- I will help your director get past the #1 cause of friction in the control room with the producer
- I will help directors get past the old style of directing news including not having the rundown dictate every camera shot and video roll
- I will prepare your director to anticipate what wasn’t planned and to act before reacting
- I will show your director how to properly code the show so it can be as flexible as ever even with automation
- I will help directors get over the notion that “clean” shows are “perfect” shows when just the opposite is true
- I will help directors take risks with camera shots, audio cues, live remotes, graphics, chyrons, all the stuff that’s been relegated to be used only in traditional ways
- I will help the director earn a directing rapport with the talent, so that expectations are achieved on both sides which helps expand the boundaries of the show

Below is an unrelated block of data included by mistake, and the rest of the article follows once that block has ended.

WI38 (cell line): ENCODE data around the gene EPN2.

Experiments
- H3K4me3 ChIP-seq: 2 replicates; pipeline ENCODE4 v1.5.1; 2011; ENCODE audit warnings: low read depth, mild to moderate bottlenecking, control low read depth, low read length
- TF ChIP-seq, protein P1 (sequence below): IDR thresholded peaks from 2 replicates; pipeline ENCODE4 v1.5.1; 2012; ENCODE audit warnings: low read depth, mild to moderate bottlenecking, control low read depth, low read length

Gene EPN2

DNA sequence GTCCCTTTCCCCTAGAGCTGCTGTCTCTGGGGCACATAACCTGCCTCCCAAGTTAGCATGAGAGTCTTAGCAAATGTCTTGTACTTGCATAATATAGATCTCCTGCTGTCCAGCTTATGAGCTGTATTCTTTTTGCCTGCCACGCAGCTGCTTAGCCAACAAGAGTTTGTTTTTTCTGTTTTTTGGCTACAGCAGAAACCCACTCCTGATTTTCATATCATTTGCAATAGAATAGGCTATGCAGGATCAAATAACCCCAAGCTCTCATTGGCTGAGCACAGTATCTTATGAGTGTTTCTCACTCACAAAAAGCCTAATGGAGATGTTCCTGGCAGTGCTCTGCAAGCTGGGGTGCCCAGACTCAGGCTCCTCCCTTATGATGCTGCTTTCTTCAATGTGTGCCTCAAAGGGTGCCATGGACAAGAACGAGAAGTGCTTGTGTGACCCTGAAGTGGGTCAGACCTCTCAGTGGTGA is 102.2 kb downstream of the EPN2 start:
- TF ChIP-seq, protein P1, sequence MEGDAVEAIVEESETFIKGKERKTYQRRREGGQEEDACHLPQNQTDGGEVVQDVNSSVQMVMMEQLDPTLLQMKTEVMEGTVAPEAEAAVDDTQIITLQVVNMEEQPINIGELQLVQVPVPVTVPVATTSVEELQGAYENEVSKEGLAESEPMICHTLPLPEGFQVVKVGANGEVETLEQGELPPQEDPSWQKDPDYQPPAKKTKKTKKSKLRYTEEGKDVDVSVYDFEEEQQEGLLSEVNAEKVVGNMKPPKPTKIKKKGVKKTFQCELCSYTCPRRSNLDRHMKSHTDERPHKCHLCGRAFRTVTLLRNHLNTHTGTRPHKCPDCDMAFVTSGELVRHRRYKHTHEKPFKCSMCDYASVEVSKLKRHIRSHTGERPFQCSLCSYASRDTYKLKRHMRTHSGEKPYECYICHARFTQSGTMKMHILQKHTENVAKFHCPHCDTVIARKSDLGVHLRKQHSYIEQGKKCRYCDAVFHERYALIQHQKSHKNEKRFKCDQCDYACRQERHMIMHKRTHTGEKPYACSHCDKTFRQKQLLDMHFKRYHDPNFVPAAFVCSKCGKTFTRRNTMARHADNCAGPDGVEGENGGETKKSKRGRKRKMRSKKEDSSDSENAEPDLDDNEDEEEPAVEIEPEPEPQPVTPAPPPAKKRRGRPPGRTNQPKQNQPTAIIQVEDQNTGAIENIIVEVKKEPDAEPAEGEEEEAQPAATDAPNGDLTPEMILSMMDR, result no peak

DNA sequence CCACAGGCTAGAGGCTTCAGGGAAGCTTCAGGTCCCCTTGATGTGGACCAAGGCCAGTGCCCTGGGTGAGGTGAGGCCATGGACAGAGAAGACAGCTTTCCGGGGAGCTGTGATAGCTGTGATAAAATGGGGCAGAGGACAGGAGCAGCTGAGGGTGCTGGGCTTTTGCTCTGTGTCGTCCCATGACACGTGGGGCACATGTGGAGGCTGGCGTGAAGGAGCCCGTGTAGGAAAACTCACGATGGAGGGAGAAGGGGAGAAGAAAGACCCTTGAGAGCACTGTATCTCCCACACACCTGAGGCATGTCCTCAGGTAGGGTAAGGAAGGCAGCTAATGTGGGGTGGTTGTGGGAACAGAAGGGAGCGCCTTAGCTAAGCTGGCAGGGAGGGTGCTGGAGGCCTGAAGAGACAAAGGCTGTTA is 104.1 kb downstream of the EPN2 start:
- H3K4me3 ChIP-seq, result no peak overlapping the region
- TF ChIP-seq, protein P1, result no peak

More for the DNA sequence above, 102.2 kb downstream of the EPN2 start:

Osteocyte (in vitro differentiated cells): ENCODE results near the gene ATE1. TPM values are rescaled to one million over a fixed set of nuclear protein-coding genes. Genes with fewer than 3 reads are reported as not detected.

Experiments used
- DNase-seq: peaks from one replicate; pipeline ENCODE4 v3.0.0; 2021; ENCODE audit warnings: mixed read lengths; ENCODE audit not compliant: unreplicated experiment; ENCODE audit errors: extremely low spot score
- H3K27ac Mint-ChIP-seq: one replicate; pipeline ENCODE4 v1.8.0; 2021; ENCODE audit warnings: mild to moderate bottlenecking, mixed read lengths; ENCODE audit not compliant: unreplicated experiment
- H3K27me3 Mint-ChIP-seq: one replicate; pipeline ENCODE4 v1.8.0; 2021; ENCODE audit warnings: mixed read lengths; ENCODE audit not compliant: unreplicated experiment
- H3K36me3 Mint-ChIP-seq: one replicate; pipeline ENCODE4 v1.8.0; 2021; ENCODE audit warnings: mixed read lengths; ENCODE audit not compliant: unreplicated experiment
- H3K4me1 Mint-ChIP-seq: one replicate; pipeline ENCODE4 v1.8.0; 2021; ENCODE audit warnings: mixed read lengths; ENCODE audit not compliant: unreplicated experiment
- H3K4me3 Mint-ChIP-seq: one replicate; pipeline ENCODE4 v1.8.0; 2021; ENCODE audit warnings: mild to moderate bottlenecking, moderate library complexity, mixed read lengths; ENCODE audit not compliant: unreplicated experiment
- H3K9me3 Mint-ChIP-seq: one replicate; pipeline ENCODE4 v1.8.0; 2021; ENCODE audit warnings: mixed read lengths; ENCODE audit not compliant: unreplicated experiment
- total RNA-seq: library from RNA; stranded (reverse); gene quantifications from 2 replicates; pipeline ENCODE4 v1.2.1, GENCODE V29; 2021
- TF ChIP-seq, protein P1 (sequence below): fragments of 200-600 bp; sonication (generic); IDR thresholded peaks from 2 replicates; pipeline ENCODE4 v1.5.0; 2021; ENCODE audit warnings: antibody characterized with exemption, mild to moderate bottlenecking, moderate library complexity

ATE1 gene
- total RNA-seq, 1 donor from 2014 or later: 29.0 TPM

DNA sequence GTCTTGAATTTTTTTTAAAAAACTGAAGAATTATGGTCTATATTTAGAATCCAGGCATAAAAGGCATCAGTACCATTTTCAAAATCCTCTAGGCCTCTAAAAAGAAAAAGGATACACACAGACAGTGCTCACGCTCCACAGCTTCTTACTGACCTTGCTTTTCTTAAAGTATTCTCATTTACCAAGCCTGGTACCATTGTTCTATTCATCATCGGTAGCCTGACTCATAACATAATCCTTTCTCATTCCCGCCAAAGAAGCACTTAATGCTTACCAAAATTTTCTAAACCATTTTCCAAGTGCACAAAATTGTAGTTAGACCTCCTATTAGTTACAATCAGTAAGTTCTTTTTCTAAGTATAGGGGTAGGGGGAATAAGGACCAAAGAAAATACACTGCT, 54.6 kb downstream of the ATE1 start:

CUTTING THE SHOW
In the control room, if I end up watching the “line” monitor, you can be sure the director is strong because (s)he’s showing me what I want to see, when I want to see it. It’s when I end up looking at the camera monitors I realize we have a weak director. Cutting a show is all about timing and it’s something that really can’t be taught. Either the director “gets it” or (s)he doesn’t.
- I will show your director why this show format requires a completely different cutting style than a traditional newscast
- I will explain to your director why this format opens up a wide range of directing opportunities and allows for creativity and the development of a signature directing style far beyond what a tradition newscast will allow
- I will challenge your director to put his/her own mark on the show – one that dovetails with the producing and anchoring styles
I will show your director why sitting on 2, 3 & 4 shots is the kiss of death for pacing a show. Of all the resources at the
hands of a director, the close-up is his most powerful tool. Yet so many directors fail to recognize that fact.